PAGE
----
The Education Dept. (DoEd) proposes a new rule to better address widespread disparities in the treatment of students of color with disabilities, recommending sweeping changes in the delivery of services under the $12 billion Individuals with Disabilities Education Act (IDEA).
The proposed Equity in IDEA rule would, for the first time, require states to implement a standard approach to compare racial and ethnic groups, with reasonable thresholds for determining when disparities have become significant. Once identified as having a significant disproportionality, the district must set aside 15% of its IDEA, Part B (CDFA Number: 84.027) funds to provide comprehensive coordinated early intervening services. Further, the policies, practices, and procedures of the district must be reviewed, and — if necessary — revised to ensure IDEA compliance.
“We have a moral and a civil rights obligation to ensure that all students, with and without disabilities, are provided the tools they need to succeed, regardless of background,” said Acting U.S. Secretary of Education John B. King Jr. “IDEA exists for the purpose of ensuring that students get the unique services they need, and we owe it to them and to ourselves to uphold all of the law’s provisions.”
The proposed rule would also provide identified districts with new flexibility to support the needs of students. The department has proposed to broaden the allowable uses of the set aside, currently reserved for early intervening services. The new flexibility would include services to students with and without disabilities, from ages 3 through grade 12. Up until now, identified districts could only use these funds to support students without disabilities, and only in grades K through 12.
IDEA is intended to ensure fairness in the identification, placement, and discipline of students with disabilities. Yet disparities persist, and students of color remain more likely to be identified as having a disability and face harsher discipline than their white peers.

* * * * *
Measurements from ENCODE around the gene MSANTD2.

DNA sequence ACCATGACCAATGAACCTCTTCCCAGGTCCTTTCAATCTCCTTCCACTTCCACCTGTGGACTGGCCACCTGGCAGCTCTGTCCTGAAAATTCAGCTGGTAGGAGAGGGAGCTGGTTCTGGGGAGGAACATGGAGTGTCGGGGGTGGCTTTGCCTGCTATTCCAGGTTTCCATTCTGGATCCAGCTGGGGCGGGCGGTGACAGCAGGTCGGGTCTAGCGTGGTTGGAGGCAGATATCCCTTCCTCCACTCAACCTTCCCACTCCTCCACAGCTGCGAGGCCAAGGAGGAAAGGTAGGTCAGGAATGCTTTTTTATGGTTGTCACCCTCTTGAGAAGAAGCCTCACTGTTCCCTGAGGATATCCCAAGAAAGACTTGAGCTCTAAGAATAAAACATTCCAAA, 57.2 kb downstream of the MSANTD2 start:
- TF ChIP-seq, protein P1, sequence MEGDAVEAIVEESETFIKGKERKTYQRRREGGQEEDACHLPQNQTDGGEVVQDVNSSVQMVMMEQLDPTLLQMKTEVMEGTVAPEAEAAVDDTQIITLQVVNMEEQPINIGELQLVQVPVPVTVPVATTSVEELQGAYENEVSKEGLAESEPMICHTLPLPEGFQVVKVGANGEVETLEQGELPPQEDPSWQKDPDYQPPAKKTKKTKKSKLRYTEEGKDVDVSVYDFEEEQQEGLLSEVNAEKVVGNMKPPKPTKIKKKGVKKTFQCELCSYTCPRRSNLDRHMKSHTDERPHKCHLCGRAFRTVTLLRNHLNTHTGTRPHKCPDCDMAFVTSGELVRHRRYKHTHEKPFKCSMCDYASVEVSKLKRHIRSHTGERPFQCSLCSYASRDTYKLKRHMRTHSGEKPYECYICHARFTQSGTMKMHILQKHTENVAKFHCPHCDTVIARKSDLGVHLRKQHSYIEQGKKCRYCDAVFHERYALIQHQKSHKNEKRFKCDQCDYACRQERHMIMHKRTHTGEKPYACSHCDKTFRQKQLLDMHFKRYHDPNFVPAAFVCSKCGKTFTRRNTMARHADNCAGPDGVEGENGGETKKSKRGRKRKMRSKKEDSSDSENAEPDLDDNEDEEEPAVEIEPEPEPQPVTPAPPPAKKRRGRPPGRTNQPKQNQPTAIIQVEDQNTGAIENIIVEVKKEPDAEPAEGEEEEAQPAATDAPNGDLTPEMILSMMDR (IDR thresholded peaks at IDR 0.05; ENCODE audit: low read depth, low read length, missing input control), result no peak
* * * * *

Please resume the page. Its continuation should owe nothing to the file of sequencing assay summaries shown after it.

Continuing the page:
According to a new analysis by the department of data states submitted under IDEA, hundreds of districts around the country with large racial and ethnic disparities go unidentified. For example, 876 school districts gave African American students with disabilities short-term, out-of-school suspensions at least twice as often as all other students with disabilities for three years in a row.
The data clearly show that IDEA implementation is not fulfilling its intended purpose, King said.
Many children of color—particularly black and American Indian youth—are identified at substantially higher rates than their peers. It is critical to ensure that overrepresentation is not the result of misidentification, which can interfere with a school’s ability to provide children with the appropriate educational services required by law, King said.
Disparities are also prevalent in the discipline of students of color with disabilities. With the exception of Latino and Asian-American students, more than one out of four boys of color with disabilities (served by IDEA)—and nearly one in five girls of color with disabilities—receives an out-of-school suspension.